ICYMI: Captivity is NEVER the answer. Humans have pushed this species to the brink of #extinction and now we need to do something drastic to save the 30 remaining #vaquita left in the wild. We should not be focusing on removing them from their natural environment but rather, we should focus on permanently removing the human threats from their ecosystem.
#Repost @inherentlywild ”On October 12th scientists and veterinarians of VaquitaCPR set out in the upper Gulf of California to locate and capture vaquita porpoises. Equipped with lightweight nets, 87 acoustic sensors and four U.S Navy dolphins, the rescue operation successfully located two vaquitas, both of which had unfortunate outcomes.
Just over a week after the launch of the rescue effort, on October 20th, a female calf was successfully captured and placed into a temporary holding pen. Unfortunately, the six-month-old vaquita exhibited symptoms of suffering from stress, such as an increased heart hate and erratic behaviour, and so had to be released.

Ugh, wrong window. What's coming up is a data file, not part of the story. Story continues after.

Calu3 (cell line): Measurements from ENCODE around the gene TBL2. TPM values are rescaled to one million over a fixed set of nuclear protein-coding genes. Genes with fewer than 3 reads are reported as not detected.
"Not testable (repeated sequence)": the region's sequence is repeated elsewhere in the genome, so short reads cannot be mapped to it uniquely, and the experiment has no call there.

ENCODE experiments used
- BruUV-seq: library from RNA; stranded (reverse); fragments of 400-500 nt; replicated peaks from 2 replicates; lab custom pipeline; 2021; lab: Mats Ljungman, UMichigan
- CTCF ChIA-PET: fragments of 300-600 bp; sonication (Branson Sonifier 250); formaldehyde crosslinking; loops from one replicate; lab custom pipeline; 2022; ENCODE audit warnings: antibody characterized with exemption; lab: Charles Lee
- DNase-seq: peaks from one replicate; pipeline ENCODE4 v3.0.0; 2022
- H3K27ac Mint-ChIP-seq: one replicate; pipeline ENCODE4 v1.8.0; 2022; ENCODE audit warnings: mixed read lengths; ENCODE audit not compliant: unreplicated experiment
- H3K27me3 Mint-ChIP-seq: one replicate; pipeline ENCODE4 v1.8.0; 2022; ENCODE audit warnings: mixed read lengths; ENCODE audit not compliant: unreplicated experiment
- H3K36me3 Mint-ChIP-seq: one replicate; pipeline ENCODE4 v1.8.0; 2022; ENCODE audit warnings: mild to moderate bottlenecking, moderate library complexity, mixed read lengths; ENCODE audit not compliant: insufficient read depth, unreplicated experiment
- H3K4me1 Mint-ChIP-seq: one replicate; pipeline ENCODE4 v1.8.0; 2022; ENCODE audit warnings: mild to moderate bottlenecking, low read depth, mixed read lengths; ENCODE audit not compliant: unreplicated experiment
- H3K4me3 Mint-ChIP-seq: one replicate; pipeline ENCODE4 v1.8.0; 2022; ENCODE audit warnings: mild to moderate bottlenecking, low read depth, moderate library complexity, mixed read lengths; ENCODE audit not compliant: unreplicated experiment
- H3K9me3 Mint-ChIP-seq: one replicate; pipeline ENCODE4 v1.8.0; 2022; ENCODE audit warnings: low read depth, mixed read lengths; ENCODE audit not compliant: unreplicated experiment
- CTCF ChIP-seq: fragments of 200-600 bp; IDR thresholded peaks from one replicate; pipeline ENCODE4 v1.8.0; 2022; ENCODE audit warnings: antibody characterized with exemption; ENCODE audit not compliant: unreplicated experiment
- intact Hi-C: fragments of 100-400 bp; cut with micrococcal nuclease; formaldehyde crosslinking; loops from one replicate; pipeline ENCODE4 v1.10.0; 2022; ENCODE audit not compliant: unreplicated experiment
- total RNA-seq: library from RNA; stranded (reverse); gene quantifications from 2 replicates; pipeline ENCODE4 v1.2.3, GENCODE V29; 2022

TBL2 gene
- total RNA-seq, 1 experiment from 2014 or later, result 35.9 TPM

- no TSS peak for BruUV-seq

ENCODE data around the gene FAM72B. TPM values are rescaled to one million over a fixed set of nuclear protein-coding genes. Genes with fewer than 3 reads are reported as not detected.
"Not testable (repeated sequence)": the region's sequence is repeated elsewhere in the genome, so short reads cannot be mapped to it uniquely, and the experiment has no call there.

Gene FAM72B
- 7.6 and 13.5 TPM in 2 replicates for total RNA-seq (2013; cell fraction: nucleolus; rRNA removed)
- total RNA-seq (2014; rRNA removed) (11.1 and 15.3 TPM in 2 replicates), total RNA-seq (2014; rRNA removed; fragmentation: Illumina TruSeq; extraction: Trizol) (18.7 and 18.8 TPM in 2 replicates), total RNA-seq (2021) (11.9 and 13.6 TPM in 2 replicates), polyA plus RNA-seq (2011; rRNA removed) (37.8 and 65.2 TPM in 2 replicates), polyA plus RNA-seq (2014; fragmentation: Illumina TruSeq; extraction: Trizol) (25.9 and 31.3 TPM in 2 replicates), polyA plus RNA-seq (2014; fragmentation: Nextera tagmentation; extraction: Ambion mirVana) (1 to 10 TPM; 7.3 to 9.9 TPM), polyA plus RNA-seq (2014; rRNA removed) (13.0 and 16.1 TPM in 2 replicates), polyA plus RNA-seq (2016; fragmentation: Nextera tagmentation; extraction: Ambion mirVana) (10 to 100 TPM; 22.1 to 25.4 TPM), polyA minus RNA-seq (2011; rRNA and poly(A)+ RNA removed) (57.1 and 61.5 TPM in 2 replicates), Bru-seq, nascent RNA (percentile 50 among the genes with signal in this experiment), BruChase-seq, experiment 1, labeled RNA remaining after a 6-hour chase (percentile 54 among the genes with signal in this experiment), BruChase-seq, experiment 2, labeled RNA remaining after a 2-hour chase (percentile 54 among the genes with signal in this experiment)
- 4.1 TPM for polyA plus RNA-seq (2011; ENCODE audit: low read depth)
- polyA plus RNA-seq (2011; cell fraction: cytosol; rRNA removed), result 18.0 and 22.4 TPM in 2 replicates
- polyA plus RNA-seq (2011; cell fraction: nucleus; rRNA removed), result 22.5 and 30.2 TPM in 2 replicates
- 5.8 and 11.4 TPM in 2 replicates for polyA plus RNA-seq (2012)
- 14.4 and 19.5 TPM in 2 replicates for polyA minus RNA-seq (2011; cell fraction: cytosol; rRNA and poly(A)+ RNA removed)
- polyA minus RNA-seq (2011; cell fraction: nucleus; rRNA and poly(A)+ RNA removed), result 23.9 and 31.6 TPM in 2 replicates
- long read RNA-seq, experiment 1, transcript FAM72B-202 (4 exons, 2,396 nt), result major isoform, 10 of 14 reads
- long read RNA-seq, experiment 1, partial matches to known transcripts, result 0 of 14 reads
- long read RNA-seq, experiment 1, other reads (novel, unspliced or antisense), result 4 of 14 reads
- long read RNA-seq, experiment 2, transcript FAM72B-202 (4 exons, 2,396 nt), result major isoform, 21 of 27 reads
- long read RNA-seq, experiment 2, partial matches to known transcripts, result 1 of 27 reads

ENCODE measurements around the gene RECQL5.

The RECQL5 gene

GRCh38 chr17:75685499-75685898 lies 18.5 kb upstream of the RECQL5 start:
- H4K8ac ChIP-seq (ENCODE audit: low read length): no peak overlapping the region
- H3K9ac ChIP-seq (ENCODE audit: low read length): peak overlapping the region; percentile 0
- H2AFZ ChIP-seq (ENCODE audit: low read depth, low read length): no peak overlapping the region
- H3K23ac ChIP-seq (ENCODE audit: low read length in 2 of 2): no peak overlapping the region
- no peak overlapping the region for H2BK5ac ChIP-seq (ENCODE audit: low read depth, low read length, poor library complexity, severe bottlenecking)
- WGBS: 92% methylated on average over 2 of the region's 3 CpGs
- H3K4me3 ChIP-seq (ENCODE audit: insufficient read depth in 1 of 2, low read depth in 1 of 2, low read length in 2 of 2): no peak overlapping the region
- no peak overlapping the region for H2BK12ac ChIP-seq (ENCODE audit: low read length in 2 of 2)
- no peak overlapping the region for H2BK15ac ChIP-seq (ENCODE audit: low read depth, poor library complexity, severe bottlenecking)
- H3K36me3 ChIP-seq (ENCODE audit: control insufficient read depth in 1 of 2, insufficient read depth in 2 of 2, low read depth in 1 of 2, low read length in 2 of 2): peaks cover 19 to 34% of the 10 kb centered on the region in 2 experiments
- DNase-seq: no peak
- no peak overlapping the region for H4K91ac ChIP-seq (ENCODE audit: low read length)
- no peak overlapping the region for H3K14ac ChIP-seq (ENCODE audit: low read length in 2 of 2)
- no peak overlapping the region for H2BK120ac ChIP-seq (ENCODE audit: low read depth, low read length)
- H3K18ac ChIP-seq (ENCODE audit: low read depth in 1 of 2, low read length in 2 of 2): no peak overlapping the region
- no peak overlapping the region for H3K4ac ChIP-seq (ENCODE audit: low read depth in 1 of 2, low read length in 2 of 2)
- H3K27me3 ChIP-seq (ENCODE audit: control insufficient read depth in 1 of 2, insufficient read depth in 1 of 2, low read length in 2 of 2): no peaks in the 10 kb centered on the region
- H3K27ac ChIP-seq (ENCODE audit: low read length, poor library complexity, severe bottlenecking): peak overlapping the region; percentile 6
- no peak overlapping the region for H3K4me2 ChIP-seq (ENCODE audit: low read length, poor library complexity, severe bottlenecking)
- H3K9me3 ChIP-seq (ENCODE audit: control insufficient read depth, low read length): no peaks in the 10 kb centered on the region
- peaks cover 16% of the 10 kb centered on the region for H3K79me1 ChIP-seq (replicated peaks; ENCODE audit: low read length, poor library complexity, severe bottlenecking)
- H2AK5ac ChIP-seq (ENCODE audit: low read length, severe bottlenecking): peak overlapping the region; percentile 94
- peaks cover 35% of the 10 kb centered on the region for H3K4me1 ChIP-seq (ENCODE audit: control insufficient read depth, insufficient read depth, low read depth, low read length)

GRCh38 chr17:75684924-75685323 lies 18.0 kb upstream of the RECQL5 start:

Following this failed attempt, on November 4th, a second vaquita was captured. Determined to be an adult female of reproductive age by veterinarians, she too exhibited signs of suffering from extreme stress. Unfortunately, before the team could successfully release her, she died merely a few hours after her capture. Less than 30 vaquitas remain in the wild, fewer still who are of breeding age, making this death particularly devastating.
It appears as though vaquitas are particularly vulnerable to stressful situations and are unable to acclimatise to confinement and human contact. If this trend persists, the vaquita will not be able to avoid extinction.”
Photos: Vaquita calf (1 & 2) followed by the adult female who recently died (3). Courtesy of @vaquitacpr